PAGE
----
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    ABSTRACT: Problem hoarding is associated with significant family dysfunction and burden on family members. Currently, little is known about the effect that family members have on individuals' hoarding symptoms and functioning, and vice versa. The present study examined the nature and frequency of accommodation in hoarding. Fifty-two individuals with self-reported hoarding problems and their close significant others (CSOs) completed the Family Accommodation Interview for Hoarding (FAI-H), which was adapted from a previously validated measure for this study, and a series of self-report questionnaires. The FAI-H was found to be a reliable and valid measure of accommodation in problem hoarding. CSOs who lived with the individual with the hoarding problem reported engaging in accommodating behaviors more frequently than those who did not live with the individual. Accommodation was positively associated with hoarding symptom severity, relationship functioning, and CSOs' rejecting attitudes toward the individual with hoarding problems, and it partially mediated the association between hoarding symptom severity and relationship conflict. These results inform our understanding of accommodation and interpersonal processes in hoarding, and suggest that accommodation may play an important role in problem hoarding.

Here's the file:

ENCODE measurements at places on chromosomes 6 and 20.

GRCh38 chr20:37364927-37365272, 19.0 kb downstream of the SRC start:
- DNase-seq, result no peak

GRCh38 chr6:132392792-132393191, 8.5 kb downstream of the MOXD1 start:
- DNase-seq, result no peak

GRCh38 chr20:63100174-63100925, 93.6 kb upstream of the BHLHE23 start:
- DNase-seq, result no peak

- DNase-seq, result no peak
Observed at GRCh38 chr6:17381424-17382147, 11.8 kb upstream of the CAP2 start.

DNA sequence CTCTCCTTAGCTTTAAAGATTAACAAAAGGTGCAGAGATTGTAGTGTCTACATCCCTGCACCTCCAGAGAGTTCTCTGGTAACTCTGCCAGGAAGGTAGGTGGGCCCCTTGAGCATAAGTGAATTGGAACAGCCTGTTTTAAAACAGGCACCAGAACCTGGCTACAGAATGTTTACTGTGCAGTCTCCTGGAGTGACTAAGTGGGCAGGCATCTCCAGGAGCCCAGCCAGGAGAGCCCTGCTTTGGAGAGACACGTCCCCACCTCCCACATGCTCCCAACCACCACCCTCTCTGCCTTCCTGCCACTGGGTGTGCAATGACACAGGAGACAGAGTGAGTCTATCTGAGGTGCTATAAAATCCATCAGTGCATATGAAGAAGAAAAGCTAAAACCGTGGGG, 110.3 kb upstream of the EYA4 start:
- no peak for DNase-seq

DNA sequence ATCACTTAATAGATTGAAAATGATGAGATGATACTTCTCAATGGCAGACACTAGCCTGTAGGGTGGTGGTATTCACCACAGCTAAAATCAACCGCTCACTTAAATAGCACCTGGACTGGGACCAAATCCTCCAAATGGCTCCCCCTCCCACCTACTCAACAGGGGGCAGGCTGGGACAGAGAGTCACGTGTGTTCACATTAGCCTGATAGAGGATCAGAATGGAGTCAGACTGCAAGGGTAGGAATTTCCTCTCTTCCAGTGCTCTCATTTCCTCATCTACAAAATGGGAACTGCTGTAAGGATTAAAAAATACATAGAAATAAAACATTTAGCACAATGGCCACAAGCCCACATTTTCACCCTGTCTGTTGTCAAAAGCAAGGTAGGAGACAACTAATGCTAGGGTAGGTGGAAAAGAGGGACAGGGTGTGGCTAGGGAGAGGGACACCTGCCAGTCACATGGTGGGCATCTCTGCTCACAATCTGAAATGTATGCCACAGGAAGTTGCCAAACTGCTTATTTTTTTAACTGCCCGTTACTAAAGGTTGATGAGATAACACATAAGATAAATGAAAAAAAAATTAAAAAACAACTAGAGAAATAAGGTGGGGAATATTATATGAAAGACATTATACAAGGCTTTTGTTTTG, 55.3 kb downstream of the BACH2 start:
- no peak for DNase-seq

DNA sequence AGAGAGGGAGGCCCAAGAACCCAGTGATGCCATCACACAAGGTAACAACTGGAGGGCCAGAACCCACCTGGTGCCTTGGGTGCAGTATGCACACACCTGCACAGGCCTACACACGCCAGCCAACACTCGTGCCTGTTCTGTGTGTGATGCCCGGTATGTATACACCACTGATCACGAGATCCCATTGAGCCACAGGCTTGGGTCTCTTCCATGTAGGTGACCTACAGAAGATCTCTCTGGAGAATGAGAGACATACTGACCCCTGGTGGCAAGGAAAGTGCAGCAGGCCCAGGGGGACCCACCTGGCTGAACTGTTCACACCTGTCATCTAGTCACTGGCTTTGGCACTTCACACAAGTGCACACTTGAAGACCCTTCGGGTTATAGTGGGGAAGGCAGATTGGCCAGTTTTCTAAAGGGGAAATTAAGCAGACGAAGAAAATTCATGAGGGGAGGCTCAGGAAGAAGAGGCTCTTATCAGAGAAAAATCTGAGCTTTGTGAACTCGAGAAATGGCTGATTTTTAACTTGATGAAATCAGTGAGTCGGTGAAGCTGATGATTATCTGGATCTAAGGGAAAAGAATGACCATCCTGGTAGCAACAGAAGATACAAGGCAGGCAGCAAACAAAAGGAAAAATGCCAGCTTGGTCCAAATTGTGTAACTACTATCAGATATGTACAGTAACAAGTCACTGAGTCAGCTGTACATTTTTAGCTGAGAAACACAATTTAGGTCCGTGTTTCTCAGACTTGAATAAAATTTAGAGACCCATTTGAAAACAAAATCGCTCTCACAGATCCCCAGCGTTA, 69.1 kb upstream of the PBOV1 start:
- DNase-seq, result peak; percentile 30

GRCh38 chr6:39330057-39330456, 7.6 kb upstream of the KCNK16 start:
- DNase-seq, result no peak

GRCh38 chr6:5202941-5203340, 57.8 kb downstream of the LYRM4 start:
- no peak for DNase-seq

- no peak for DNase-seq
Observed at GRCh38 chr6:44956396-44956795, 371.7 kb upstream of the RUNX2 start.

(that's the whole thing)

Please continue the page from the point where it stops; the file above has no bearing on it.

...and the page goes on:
No preview · Article · Aug 2015 · Journal of Obsessive-Compulsive and Related Disorders